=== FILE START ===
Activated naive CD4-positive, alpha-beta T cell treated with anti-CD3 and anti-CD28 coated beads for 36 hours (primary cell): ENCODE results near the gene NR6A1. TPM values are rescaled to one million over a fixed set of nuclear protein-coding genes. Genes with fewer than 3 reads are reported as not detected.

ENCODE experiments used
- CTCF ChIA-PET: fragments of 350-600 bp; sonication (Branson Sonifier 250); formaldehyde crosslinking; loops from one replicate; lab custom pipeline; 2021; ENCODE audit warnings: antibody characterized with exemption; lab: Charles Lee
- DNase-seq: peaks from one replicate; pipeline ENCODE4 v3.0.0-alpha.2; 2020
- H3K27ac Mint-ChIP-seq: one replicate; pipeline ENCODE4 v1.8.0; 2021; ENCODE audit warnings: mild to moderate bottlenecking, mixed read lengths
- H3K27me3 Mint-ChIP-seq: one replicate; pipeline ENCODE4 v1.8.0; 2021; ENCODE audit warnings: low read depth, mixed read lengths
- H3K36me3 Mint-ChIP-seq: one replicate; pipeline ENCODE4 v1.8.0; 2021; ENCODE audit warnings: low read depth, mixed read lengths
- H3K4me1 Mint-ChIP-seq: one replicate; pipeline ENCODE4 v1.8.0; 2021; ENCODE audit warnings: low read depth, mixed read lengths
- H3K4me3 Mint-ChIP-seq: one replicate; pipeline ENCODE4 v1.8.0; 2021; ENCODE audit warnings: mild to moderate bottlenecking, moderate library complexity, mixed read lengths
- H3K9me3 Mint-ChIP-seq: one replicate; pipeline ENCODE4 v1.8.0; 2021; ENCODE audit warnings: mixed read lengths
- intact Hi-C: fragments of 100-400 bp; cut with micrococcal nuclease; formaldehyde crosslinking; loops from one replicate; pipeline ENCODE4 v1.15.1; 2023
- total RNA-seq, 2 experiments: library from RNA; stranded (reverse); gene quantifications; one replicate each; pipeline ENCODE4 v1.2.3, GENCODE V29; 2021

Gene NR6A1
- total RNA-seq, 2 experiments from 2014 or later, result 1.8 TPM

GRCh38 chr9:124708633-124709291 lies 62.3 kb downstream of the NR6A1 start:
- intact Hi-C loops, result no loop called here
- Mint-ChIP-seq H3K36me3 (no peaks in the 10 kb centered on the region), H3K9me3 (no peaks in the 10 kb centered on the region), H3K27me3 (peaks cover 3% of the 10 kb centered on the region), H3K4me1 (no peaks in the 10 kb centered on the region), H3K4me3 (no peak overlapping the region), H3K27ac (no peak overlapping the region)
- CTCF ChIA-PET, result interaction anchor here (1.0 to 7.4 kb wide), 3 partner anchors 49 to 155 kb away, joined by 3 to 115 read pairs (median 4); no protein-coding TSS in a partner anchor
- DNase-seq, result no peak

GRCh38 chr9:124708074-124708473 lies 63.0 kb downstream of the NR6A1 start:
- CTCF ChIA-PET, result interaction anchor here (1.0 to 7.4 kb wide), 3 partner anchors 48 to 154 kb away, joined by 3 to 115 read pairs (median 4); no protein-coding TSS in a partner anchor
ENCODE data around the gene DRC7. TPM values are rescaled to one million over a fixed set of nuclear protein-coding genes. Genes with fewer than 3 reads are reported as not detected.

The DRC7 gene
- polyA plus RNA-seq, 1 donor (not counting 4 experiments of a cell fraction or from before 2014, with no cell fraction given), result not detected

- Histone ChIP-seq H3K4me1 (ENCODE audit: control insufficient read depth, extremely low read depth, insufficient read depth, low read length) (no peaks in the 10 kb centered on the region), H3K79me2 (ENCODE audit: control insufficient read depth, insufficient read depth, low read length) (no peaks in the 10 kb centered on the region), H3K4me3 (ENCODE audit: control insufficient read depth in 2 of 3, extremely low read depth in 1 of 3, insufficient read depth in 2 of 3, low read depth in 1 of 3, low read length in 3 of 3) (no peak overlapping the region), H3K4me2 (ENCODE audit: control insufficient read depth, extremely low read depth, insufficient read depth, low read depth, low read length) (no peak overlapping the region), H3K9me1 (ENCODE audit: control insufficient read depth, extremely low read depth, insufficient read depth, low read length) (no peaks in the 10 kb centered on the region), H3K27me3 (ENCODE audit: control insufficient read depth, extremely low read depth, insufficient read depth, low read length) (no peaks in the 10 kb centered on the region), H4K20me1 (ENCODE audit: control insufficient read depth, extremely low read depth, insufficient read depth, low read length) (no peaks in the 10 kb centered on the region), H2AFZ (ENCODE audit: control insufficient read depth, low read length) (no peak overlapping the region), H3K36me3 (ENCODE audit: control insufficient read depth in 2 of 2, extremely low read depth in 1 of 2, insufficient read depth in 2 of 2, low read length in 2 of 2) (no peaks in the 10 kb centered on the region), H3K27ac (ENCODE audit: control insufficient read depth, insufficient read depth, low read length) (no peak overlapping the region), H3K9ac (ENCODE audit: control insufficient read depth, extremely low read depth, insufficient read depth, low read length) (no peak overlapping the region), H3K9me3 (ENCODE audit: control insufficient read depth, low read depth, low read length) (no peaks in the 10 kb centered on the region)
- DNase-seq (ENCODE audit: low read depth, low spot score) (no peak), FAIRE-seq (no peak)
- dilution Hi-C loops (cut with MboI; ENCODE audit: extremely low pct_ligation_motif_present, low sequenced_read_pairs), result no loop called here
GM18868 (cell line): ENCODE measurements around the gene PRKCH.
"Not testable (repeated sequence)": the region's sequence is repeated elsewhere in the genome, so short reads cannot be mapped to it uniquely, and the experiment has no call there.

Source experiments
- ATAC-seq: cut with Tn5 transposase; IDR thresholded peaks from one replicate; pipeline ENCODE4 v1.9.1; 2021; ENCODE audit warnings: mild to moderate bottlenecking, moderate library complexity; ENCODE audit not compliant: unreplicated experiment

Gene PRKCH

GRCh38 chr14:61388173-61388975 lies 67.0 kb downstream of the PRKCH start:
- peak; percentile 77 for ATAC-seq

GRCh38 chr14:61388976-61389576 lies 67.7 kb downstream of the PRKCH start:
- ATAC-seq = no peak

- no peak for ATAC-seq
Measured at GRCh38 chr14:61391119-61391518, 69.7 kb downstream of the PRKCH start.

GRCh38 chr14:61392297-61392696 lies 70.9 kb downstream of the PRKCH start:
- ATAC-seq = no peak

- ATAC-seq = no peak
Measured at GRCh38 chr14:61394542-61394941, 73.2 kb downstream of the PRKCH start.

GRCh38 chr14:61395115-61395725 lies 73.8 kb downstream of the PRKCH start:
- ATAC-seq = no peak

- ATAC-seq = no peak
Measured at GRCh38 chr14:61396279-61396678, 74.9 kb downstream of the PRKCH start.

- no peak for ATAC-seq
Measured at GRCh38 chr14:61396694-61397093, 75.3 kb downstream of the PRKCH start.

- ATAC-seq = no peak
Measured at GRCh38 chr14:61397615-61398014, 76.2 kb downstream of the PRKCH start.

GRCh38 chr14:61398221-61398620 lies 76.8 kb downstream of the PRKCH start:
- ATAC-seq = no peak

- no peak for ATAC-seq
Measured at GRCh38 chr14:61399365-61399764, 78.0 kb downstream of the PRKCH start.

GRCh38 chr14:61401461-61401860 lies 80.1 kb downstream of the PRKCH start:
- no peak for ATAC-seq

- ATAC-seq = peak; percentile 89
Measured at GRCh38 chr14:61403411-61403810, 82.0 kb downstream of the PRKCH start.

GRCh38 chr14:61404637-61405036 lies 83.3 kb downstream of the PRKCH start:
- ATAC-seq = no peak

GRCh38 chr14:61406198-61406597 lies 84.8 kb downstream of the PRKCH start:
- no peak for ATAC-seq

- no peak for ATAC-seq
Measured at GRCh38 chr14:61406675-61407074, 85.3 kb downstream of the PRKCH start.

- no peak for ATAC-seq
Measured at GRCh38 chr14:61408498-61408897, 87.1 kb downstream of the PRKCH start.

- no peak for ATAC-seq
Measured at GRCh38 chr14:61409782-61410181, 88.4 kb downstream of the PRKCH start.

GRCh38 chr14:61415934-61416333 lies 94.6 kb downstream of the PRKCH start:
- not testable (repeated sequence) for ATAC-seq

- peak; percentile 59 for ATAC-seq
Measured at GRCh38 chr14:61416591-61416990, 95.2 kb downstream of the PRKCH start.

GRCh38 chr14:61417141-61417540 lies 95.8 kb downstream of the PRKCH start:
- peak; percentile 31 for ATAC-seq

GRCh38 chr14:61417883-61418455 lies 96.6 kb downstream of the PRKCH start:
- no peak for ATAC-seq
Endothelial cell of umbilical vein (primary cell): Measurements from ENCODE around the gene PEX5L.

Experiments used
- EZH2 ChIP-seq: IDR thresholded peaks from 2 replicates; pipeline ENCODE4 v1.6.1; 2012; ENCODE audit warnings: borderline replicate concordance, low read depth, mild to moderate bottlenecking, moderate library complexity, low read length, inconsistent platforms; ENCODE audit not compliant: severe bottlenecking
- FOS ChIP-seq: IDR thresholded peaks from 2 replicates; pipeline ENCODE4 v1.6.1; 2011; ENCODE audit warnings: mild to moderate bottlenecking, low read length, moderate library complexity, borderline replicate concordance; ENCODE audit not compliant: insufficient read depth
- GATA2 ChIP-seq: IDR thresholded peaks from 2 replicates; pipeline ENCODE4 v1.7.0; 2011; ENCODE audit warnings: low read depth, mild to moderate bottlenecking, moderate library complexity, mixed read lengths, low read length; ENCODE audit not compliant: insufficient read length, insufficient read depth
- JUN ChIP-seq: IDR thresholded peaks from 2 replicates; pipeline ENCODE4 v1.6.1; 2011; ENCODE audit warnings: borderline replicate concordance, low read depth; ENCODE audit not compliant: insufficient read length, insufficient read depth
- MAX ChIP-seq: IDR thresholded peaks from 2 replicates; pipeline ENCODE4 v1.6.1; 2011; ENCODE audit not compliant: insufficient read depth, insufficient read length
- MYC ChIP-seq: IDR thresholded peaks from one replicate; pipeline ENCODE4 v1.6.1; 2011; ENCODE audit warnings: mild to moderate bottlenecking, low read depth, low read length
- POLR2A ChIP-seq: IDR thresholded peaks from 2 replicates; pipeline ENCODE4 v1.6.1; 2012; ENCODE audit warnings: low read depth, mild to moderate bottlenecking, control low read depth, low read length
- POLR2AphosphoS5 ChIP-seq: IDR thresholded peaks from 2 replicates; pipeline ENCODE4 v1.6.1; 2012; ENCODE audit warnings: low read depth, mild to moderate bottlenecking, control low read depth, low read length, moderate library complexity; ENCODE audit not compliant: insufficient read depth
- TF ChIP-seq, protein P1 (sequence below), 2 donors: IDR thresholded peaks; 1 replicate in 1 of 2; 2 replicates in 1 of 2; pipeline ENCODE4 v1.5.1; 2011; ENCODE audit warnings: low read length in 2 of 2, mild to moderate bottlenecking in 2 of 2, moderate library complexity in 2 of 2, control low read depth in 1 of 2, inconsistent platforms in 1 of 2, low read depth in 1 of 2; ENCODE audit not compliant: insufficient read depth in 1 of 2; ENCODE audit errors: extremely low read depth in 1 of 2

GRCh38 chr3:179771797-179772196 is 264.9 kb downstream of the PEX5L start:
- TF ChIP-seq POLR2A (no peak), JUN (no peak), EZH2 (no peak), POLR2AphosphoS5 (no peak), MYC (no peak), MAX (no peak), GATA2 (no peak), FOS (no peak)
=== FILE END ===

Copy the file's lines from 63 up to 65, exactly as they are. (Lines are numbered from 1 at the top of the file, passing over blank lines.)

- no peak for ATAC-seq
Measured at GRCh38 chr14:61406675-61407074, 85.3 kb downstream of the PRKCH start.

- no peak for ATAC-seq